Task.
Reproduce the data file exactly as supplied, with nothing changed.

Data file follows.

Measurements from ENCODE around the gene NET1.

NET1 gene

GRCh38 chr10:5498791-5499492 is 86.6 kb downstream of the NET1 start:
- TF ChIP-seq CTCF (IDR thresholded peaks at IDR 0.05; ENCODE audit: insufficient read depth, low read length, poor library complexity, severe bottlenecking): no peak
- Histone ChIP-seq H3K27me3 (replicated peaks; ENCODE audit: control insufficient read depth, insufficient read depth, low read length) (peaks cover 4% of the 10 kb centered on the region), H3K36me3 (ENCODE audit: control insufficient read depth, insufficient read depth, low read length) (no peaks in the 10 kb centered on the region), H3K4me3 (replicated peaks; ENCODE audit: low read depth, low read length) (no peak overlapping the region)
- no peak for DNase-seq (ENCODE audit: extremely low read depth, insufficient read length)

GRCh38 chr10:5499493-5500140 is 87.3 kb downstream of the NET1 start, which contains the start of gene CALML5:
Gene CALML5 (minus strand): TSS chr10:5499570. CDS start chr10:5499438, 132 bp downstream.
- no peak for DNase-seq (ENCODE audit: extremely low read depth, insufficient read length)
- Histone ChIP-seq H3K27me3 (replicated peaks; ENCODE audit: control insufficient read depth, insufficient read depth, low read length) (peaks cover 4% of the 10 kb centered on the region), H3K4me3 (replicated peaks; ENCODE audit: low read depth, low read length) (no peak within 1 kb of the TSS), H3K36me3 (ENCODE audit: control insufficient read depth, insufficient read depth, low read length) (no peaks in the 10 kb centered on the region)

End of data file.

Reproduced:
Measurements from ENCODE around the gene NET1.

NET1 gene

GRCh38 chr10:5498791-5499492 is 86.6 kb downstream of the NET1 start:
- TF ChIP-seq CTCF (IDR thresholded peaks at IDR 0.05; ENCODE audit: insufficient read depth, low read length, poor library complexity, severe bottlenecking): no peak
- Histone ChIP-seq H3K27me3 (replicated peaks; ENCODE audit: control insufficient read depth, insufficient read depth, low read length) (peaks cover 4% of the 10 kb centered on the region), H3K36me3 (ENCODE audit: control insufficient read depth, insufficient read depth, low read length) (no peaks in the 10 kb centered on the region), H3K4me3 (replicated peaks; ENCODE audit: low read depth, low read length) (no peak overlapping the region)
- no peak for DNase-seq (ENCODE audit: extremely low read depth, insufficient read length)

GRCh38 chr10:5499493-5500140 is 87.3 kb downstream of the NET1 start, which contains the start of gene CALML5:
Gene CALML5 (minus strand): TSS chr10:5499570. CDS start chr10:5499438, 132 bp downstream.
- no peak for DNase-seq (ENCODE audit: extremely low read depth, insufficient read length)
- Histone ChIP-seq H3K27me3 (replicated peaks; ENCODE audit: control insufficient read depth, insufficient read depth, low read length) (peaks cover 4% of the 10 kb centered on the region), H3K4me3 (replicated peaks; ENCODE audit: low read depth, low read length) (no peak within 1 kb of the TSS), H3K36me3 (ENCODE audit: control insufficient read depth, insufficient read depth, low read length) (no peaks in the 10 kb centered on the region)